GP partner and PCN leader Dr David Coleman offers some practical advice on managing your flu vaccination clinics alongside the Covid-19 booster programme
It wasn’t so long ago that practices could reliably fall back on their time-honoured flu clinic systems. It worked the same as the previous year, nothing would really change (except the inactivated viruses contained within the vaccine itself) and we could just crack on.
Sadly, things began to get more complex a few years ago when different vaccines where recommended for under 65s and over 65s. This created challenges with orders and stock, which were exacerbated further as pharmacies started offering a larger number of flu jabs.
More recently, of course, the pandemic arrived and threw a whole sackful of spanners into the works. As the PHE National flu immunisation programme 2021 to 2022 letter reminds us, ‘last year saw the roll out of the biggest NHS influenza vaccination programme ever’.
This year, as well as being asked to deliver the same programme again, we now have the added dimension of Covid-19 boosters to contend with. It can be exhausting trying to keep up with developments, so here are some tips to consider as you approach the unenviable task of delivering these campaigns.
Who is eligible?
The first thing to be clear on is eligibility for each vaccine.
Note that all those eligible for Covid-19 boosters are also eligible for flu jabs.
The co-administration dilemma:
As you can see, there is a strong overlap here. Essentially all over 50s are eligible for both vaccines, as are elderly care home residents, 16-49 year old with underlying conditions, adult household contacts of immunosuppressed individuals, and health and social care staff.
The JCVI confirmed earlier this month that Covid-19 and influenza vaccines may be co-administered, which offers the kind of tempting efficiencies that primary care teams love to tap into. But as the deputy chief medical officer Professor Jonathan Van-Tam warned, ‘it may not always be the case that it is possible to co-administer those two vaccines in every single patient’.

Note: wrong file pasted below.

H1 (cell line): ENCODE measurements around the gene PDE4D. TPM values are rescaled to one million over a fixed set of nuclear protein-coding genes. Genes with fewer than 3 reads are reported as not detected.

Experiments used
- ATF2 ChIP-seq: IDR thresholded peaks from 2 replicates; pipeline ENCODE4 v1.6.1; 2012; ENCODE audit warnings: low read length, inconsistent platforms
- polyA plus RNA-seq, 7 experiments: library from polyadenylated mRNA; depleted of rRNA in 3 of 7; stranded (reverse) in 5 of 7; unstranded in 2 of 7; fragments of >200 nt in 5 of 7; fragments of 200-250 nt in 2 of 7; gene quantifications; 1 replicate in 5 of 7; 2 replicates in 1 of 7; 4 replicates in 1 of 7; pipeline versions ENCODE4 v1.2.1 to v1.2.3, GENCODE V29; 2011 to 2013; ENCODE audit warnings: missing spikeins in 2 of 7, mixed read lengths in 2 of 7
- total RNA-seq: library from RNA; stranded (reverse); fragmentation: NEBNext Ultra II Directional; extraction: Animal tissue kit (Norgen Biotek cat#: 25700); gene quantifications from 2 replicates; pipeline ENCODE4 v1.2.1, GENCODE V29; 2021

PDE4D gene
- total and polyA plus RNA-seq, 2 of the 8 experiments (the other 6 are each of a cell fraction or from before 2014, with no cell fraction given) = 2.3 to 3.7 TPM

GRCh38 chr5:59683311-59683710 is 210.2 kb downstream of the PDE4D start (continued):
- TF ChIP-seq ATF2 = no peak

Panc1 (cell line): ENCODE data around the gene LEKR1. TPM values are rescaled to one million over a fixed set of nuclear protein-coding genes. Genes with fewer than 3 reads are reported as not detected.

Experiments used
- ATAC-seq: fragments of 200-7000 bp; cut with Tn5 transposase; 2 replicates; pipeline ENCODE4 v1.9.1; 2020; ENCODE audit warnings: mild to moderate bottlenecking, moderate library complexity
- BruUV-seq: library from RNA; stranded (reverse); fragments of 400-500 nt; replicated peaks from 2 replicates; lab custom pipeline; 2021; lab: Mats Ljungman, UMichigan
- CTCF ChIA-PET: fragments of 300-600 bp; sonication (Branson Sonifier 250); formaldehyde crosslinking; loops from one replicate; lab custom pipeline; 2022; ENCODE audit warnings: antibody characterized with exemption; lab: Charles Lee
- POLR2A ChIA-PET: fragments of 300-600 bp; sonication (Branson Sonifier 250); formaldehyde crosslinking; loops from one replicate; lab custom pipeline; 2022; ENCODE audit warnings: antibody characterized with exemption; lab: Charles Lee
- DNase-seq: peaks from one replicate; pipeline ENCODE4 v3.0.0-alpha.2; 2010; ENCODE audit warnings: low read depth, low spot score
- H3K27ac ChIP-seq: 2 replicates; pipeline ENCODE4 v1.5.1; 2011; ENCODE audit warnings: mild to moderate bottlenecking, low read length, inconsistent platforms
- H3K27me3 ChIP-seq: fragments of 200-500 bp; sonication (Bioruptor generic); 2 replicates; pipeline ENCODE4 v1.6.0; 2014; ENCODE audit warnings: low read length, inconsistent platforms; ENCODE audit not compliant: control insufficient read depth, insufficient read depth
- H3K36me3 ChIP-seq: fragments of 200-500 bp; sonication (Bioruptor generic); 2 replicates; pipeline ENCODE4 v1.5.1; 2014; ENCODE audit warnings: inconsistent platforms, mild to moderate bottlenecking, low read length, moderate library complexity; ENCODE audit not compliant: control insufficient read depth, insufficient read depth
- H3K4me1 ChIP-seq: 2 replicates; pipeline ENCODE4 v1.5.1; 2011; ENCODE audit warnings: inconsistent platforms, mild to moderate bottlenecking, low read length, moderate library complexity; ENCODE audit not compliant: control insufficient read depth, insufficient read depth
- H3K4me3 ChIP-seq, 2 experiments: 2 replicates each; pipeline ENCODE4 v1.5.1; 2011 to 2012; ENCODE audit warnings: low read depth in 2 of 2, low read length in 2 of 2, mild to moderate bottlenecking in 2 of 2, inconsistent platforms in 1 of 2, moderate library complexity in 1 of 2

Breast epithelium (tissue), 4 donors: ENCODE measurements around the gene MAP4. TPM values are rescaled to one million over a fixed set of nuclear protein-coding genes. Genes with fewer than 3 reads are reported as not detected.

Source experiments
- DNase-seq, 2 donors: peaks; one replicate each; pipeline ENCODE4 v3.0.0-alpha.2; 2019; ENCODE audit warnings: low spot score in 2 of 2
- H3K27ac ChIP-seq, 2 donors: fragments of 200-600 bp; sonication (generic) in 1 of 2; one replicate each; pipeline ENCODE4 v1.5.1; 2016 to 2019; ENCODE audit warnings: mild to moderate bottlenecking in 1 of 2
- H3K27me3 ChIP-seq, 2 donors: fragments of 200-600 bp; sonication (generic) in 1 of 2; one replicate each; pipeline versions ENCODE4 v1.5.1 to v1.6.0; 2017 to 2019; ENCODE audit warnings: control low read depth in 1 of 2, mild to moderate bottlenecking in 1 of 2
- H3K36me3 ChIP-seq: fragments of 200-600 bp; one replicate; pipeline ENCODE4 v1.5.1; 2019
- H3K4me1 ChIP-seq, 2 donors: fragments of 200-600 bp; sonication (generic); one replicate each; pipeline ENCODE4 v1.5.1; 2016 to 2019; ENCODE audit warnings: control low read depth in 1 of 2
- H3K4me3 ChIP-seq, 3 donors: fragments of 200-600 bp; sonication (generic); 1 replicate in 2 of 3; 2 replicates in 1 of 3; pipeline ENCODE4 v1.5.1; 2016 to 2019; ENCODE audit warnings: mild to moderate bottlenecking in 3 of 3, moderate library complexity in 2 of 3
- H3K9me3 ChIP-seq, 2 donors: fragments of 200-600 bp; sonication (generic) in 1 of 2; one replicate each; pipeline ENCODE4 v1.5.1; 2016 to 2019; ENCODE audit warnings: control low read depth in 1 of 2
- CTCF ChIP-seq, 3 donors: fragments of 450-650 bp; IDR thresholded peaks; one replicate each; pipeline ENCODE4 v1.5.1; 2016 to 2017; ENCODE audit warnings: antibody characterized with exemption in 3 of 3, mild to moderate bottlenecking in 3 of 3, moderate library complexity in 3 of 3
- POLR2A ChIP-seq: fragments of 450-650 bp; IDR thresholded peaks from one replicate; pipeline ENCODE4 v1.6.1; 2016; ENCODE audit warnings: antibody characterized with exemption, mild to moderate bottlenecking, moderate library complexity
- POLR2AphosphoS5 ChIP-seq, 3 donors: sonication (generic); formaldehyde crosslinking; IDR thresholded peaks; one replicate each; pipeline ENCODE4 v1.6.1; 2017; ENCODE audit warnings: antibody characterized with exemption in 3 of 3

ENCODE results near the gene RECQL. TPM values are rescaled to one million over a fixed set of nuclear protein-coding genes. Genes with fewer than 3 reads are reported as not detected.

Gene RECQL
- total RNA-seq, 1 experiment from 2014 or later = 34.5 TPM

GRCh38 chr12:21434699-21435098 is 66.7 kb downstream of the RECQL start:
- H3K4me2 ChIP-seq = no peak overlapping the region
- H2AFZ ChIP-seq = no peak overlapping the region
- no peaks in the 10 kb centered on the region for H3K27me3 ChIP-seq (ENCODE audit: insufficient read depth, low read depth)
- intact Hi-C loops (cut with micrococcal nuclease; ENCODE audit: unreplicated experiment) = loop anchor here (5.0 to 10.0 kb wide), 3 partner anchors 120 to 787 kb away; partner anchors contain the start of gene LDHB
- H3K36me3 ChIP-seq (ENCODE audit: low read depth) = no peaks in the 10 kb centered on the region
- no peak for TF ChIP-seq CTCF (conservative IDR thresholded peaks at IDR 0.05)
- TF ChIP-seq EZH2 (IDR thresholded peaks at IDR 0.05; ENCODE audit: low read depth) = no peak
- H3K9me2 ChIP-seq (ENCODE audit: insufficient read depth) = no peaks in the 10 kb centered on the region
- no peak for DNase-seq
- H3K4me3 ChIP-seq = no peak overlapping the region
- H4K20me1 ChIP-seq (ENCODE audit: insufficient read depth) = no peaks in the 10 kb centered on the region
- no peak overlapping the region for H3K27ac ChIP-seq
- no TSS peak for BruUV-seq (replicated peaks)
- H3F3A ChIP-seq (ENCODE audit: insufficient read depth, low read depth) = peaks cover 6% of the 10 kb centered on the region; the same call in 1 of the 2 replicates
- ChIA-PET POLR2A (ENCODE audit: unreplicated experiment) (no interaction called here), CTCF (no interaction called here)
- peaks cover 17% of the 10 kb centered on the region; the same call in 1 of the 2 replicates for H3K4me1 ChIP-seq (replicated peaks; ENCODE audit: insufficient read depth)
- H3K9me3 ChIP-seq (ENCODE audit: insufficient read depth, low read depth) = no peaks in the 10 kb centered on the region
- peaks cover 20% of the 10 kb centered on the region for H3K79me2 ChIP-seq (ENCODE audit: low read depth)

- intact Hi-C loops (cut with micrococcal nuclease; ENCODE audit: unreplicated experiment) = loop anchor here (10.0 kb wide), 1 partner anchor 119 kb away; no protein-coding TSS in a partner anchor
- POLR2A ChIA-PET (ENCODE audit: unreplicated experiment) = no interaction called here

The practicalities are complex and we can’t expect to be told what to do in each and every case.
A patient may be eligible for both jabs, but not at the same time – the Covid booster needs to be given a minimum of six months after the second dose. Some fifty year olds, for example, may not have received their second dose until May, which means their booster won’t be due until November. In cases like this it, delaying the flu vaccination just to co-administer would increase the patient’s risk.
Some patients may be wary about one of the vaccines and a blanket co-administration offer may deter them from getting either. Similarly, the fifteen-minute wait associated with the Covid booster may present a barrier to arranging an appointment, while dedicated flu clinics are often much slicker and more convenient.
There are also supply challenges – how to get sufficient flu vaccine stock from practices to PCN sites, how to track who has contributed what, and how to untangle the finances at the end of it all – as well as administrative ones, such as how to document the flu vaccines given and how to ensure the money flows back to the practices. Some practices may interpret PCN sites giving flu vaccines as a threat to their income, so this should be sensitively worked out in advance – tricky when you consider the time frame.
Some practical tips
From my discussions and experience so far I would offer the following advice:
Dr David Coleman is a GP partner and PCN clinical director in South Yorkshire
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